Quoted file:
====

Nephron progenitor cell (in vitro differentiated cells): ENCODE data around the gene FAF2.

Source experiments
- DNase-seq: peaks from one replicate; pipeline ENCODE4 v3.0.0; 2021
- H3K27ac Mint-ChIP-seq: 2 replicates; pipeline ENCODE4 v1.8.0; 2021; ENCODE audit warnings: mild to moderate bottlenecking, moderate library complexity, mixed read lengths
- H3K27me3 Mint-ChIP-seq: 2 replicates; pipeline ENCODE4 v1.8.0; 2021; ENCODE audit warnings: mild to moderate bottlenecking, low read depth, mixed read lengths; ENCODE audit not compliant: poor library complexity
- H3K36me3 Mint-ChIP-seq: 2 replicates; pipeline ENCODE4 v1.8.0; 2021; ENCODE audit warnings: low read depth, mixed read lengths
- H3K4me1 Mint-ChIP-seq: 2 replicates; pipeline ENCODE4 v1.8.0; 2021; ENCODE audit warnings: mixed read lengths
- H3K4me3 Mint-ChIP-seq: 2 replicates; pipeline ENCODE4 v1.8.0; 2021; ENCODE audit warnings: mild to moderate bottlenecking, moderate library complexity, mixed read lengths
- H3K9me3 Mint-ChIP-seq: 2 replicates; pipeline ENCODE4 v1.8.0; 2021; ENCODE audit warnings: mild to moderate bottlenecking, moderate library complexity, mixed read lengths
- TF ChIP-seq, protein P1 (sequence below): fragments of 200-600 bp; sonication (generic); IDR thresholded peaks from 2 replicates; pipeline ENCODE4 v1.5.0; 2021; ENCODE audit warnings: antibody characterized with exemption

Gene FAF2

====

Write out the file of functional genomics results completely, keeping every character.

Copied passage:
Nephron progenitor cell (in vitro differentiated cells): ENCODE data around the gene FAF2.

Source experiments
- DNase-seq: peaks from one replicate; pipeline ENCODE4 v3.0.0; 2021
- H3K27ac Mint-ChIP-seq: 2 replicates; pipeline ENCODE4 v1.8.0; 2021; ENCODE audit warnings: mild to moderate bottlenecking, moderate library complexity, mixed read lengths
- H3K27me3 Mint-ChIP-seq: 2 replicates; pipeline ENCODE4 v1.8.0; 2021; ENCODE audit warnings: mild to moderate bottlenecking, low read depth, mixed read lengths; ENCODE audit not compliant: poor library complexity
- H3K36me3 Mint-ChIP-seq: 2 replicates; pipeline ENCODE4 v1.8.0; 2021; ENCODE audit warnings: low read depth, mixed read lengths
- H3K4me1 Mint-ChIP-seq: 2 replicates; pipeline ENCODE4 v1.8.0; 2021; ENCODE audit warnings: mixed read lengths
- H3K4me3 Mint-ChIP-seq: 2 replicates; pipeline ENCODE4 v1.8.0; 2021; ENCODE audit warnings: mild to moderate bottlenecking, moderate library complexity, mixed read lengths
- H3K9me3 Mint-ChIP-seq: 2 replicates; pipeline ENCODE4 v1.8.0; 2021; ENCODE audit warnings: mild to moderate bottlenecking, moderate library complexity, mixed read lengths
- TF ChIP-seq, protein P1 (sequence below): fragments of 200-600 bp; sonication (generic); IDR thresholded peaks from 2 replicates; pipeline ENCODE4 v1.5.0; 2021; ENCODE audit warnings: antibody characterized with exemption

Gene FAF2